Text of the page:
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Difference between revisions of "Hazards"

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'''Hazards''' research is a branch of [[environmental geography]] that includes study of human-made (anthropogenic), environmental (natural), and blended disasters. Hazards frequently studied include: [[fire]], [[drought]], [[earthquake]]s, [[flood]]s, [[volcano]]es, [[hurricane]]s, [[tornado]]s, [[toxin]]s, [[pollution]], and more. This study is intricately tied to [[risk analysis]].
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'''Hazards''' research is a branch of [[environmental geography]] that includes study of human-made (anthropogenic), environmental (natural), and blended disasters. This study is intricately tied to [[risk analysis]].
  
==History==
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==Causation==
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Hazards have their roots in either natural of human-caused processes, but become hazards or disasters because of their impacts to humans.  Natural hazards include:  [[earthquake]]s, [[volcano]]es, [[hurricane]]s, and [[tornado]]s.  Human-caused hazards include: [[toxin]]s, [[pollution]].  Many hazards have blended causation including: [[fire]], [[drought]], and [[floods]].  Current scholars highlight this blended causation, largely driven by research into [[global climate change]].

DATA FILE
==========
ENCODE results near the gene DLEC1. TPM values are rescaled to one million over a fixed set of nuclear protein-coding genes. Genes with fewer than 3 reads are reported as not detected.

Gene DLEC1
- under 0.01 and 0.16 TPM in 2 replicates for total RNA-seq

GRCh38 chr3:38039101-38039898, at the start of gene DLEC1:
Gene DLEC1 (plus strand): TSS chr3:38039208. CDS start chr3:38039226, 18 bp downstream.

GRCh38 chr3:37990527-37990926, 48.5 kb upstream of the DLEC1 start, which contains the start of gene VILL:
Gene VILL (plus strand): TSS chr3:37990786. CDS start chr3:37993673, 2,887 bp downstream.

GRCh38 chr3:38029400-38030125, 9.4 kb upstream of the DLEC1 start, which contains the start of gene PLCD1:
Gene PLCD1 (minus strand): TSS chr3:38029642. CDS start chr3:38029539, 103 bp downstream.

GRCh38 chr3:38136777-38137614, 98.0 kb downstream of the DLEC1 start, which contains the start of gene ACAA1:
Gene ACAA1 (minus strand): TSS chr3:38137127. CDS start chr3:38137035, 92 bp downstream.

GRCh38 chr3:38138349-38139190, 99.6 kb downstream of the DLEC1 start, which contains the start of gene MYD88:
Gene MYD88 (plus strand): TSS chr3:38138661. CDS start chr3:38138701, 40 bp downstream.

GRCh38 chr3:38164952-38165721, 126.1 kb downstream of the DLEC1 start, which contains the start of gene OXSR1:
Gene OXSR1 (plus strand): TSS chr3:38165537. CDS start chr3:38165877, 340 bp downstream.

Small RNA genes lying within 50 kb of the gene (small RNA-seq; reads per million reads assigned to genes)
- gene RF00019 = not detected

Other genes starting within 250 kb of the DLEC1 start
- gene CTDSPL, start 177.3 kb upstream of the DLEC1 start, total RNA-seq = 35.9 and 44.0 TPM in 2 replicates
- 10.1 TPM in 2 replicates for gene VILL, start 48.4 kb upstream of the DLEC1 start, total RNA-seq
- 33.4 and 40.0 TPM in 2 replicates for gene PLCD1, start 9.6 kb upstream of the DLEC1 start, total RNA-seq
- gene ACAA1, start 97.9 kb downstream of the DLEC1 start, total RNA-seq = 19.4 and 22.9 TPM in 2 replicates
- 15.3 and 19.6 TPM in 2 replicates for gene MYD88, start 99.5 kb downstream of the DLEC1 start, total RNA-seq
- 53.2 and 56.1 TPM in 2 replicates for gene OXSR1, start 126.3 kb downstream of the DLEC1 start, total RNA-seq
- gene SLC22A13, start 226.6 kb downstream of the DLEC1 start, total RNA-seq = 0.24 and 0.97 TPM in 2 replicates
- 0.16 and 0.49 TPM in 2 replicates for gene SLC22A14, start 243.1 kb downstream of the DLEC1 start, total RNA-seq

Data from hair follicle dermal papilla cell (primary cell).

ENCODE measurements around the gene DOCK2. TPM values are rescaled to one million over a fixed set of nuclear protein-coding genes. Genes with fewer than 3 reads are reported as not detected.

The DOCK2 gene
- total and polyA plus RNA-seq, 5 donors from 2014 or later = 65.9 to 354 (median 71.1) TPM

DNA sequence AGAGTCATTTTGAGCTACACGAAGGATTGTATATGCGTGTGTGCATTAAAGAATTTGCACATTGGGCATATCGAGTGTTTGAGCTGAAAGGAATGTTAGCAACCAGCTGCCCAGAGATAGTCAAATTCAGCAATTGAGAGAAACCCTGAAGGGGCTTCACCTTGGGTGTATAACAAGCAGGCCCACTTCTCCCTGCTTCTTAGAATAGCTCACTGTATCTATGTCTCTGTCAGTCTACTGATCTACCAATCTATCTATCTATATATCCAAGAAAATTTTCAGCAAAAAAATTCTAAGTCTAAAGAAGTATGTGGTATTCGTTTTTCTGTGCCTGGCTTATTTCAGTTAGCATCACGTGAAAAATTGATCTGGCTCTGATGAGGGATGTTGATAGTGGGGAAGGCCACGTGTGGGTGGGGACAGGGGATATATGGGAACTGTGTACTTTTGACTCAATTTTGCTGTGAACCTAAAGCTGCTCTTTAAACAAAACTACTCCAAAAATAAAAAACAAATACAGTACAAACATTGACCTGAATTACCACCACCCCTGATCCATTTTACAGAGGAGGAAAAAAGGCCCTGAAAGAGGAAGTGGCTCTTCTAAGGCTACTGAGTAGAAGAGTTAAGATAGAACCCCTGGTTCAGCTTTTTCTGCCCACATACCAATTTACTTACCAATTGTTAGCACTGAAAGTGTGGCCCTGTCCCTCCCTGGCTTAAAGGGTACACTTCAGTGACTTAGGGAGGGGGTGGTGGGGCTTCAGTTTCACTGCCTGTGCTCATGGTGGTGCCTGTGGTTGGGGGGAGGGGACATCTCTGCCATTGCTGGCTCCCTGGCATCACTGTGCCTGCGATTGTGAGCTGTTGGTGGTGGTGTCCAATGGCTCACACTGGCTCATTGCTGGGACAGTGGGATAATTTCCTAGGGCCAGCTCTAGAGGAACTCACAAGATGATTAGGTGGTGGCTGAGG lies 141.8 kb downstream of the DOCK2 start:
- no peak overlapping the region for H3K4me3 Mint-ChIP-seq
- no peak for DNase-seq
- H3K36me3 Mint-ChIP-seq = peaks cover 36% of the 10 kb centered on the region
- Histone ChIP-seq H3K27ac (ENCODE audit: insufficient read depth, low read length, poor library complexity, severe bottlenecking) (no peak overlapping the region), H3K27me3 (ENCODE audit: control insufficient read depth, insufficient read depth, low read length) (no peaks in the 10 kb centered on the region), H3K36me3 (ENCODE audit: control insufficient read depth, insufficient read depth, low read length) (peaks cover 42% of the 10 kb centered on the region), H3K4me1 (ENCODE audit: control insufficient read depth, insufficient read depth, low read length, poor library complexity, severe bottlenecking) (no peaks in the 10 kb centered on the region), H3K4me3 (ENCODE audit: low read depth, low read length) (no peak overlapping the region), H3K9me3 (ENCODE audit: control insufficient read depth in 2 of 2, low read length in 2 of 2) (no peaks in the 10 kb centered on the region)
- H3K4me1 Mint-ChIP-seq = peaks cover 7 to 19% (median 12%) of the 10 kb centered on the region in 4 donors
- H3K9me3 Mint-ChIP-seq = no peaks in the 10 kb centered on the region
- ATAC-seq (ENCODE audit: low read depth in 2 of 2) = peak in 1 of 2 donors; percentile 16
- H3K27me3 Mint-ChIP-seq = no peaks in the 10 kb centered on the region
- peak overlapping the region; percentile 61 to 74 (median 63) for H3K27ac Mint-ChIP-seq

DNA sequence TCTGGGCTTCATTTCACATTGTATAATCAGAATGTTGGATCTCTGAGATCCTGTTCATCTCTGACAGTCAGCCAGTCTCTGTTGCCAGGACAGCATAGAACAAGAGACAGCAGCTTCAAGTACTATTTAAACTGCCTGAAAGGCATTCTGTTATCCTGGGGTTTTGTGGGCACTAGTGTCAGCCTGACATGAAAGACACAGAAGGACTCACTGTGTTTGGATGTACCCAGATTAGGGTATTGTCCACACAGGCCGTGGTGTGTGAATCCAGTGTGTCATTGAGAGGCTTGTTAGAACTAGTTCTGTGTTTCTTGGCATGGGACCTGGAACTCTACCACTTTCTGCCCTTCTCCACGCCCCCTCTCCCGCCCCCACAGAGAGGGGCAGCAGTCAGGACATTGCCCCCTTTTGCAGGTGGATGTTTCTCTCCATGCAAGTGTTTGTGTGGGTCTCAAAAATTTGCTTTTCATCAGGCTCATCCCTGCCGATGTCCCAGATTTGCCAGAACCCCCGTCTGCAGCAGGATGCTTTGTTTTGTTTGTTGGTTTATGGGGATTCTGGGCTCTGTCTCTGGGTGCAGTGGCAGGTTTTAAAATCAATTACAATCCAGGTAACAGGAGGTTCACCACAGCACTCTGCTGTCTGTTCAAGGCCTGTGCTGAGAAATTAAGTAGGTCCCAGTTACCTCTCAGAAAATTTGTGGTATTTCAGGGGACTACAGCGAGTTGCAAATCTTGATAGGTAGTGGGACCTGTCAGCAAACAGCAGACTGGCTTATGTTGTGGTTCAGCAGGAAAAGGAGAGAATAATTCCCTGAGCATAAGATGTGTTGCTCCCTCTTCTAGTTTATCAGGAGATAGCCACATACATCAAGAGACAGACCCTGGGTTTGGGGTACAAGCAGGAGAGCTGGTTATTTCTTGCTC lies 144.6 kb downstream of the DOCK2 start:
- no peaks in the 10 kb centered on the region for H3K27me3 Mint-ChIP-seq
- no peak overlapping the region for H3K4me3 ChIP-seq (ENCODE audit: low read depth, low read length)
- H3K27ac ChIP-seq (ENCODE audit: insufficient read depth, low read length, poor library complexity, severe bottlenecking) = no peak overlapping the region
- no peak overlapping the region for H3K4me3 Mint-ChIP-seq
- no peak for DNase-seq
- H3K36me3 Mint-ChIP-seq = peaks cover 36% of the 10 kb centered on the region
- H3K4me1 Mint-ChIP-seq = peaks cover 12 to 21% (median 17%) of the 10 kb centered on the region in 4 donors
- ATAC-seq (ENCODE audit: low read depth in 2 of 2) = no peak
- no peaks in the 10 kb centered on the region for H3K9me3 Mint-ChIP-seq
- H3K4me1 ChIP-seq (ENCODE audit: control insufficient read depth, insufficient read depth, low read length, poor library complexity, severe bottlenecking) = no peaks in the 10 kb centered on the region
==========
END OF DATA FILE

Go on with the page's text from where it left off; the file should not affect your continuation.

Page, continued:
==Schools of thought==
 
==Schools of thought==

Revision as of 12:32, 27 November 2007

Hazards research is a branch of environmental geography that includes study of human-made (anthropogenic), environmental (natural), and blended disasters. This study is intricately tied to risk analysis.

Causation

Hazards have their roots in either natural of human-caused processes, but become hazards or disasters because of their impacts to humans. Natural hazards include: earthquakes, volcanoes, hurricanes, and tornados. Human-caused hazards include: toxins, pollution. Many hazards have blended causation including: fire, drought, and floods. Current scholars highlight this blended causation, largely driven by research into global climate change.

Schools of thought

External links